When starting a fitness/fat loss routine, one needs to establish their ultimate goals, the truth is fitness and fat loss, or more specifically acquiring an amazing physique are not synonymous with one another. Strictly speaking, a 100m sprinter is technically nowhere nearly as fit as an Ultra Marathon runner or a Cross Country Skier, but I would wager that is a damn side healthier with a far more pleasing physique. Some incredibly fit individuals have shockingly average body’s, and I’d even go so far as to say, not pleasing to look at in the least.
There is also an assumption that they are healthier….nothing could be further from the truth. Some of the side effects of these activities include, but not limited to:
Elevated Cortisol (which is immunosuppressive)
Low Human Growth Hormone
Low Testosterone Levels
Elevated C-Reactive Protein
Exposure to ROS (Rogue Oxygen Species)
So are you training to be fit, or are you training for a slamming body? There is a decision to be made. If you want to achieve a beautifully sculpted physique, then you have to follow a protocol which will help you achieve this. And this is where most people lose their way. They take up activities like Switch, Sweat 1000, Barre, Warrior Race, and possibly the stupidest shit I’ve ever heard of, Aerial Yoga! I can only assume they partake in these activities to meet other people, like a quasi-dating agency, because they’ll do exactly NOTHING to change your physique!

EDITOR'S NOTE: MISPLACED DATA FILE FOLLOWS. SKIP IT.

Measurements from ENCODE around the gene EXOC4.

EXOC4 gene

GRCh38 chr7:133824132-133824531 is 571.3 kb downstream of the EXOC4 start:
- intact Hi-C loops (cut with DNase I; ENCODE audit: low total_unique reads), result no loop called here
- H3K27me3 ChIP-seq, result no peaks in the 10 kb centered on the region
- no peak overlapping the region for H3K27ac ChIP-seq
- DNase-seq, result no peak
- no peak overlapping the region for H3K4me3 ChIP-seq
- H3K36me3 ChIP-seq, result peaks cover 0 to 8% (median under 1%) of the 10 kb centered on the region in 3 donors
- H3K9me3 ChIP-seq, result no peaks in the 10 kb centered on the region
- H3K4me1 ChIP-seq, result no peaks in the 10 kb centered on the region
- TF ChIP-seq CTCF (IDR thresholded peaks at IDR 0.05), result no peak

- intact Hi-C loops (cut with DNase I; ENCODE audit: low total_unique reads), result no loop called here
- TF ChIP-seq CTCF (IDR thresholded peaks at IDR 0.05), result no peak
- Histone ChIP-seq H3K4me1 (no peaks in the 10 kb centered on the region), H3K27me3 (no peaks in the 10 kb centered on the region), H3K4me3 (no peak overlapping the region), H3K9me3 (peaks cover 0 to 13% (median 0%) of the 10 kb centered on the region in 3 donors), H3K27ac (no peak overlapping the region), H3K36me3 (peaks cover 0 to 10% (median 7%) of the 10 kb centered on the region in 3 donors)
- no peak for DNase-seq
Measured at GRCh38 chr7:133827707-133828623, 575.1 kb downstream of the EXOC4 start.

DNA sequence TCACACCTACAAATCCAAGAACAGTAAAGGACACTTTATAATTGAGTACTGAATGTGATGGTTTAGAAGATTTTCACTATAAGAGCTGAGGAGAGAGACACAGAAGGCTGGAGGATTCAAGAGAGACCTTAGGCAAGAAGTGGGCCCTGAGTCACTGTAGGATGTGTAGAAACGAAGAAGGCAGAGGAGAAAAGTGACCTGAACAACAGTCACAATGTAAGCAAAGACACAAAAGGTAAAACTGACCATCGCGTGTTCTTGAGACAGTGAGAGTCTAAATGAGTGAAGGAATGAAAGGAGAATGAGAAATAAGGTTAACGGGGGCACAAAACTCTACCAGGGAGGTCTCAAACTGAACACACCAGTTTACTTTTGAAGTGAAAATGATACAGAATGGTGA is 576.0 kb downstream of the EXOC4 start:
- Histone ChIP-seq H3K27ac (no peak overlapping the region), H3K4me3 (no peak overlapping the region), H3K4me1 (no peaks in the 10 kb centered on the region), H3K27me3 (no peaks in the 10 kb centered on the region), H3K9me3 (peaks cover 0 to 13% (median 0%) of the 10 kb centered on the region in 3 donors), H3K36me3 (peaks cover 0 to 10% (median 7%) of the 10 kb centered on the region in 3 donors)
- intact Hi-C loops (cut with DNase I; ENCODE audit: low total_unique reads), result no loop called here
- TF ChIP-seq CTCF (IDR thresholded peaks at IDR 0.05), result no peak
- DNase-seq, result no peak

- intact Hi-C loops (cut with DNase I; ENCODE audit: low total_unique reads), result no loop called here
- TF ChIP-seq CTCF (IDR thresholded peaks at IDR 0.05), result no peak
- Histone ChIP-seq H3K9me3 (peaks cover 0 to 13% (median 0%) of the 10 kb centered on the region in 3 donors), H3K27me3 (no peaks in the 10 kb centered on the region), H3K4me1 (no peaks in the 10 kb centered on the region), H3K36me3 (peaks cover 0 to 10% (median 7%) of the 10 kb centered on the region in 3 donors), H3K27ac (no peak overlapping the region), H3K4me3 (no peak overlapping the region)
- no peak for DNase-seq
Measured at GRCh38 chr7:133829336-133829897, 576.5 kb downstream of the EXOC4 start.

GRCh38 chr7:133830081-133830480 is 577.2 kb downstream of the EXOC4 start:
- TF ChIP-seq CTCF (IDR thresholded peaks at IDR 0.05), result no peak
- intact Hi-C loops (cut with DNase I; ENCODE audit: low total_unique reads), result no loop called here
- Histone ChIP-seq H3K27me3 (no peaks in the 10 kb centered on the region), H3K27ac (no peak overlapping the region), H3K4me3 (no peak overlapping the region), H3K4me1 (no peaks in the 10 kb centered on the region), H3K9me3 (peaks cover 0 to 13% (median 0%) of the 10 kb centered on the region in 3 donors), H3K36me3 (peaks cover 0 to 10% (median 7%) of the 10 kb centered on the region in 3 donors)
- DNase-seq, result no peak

A Vox article referenced over 60 studies to show that exercise did very little if anything for fat loss! http://www.vox.com/2016/4/28/11518804/weight-loss-exercise-myth-burn-calories So why would the exercise we advocate be any different to any of these? Two reasons, one, is that we focus on food, specifically for the reasons referenced in the Vox articles, your fat loss is mostly driven by a net carbon deficit, and the most effective way of achieving a net carbon deficit is by decreasing carbon intake. Secondly, our goal is to add muscle, and in the case of women who think they’ll get big, NO, we’re talking about replacing fat with muscle, not trying to make you bigger!!! This only happens with progressive resistance, ie. Lifting heavier. Muscle doesn’t get bigger because you lift weights, it get’s bigger when you lift increasingly heavier weights. It will only respond to a stimulus on the threshold of its capacity! Most people train at most, maybe 4 hours a week, maybe a bit more if they’re enthusiastic. There are 168 hours a week, why does anyone think that 4 hours exercise out of 168 hours will make any significant impact. Well, it won’t if you lose muscle by doing cardio based nonsense. However, if you add muscle, you’ll be increasing the size of your engine. This means for the other 164 hours of the week you’ll be burning more fuel doing nothing, simply because bigger engines burn more fuel than smaller engines…….even at idle!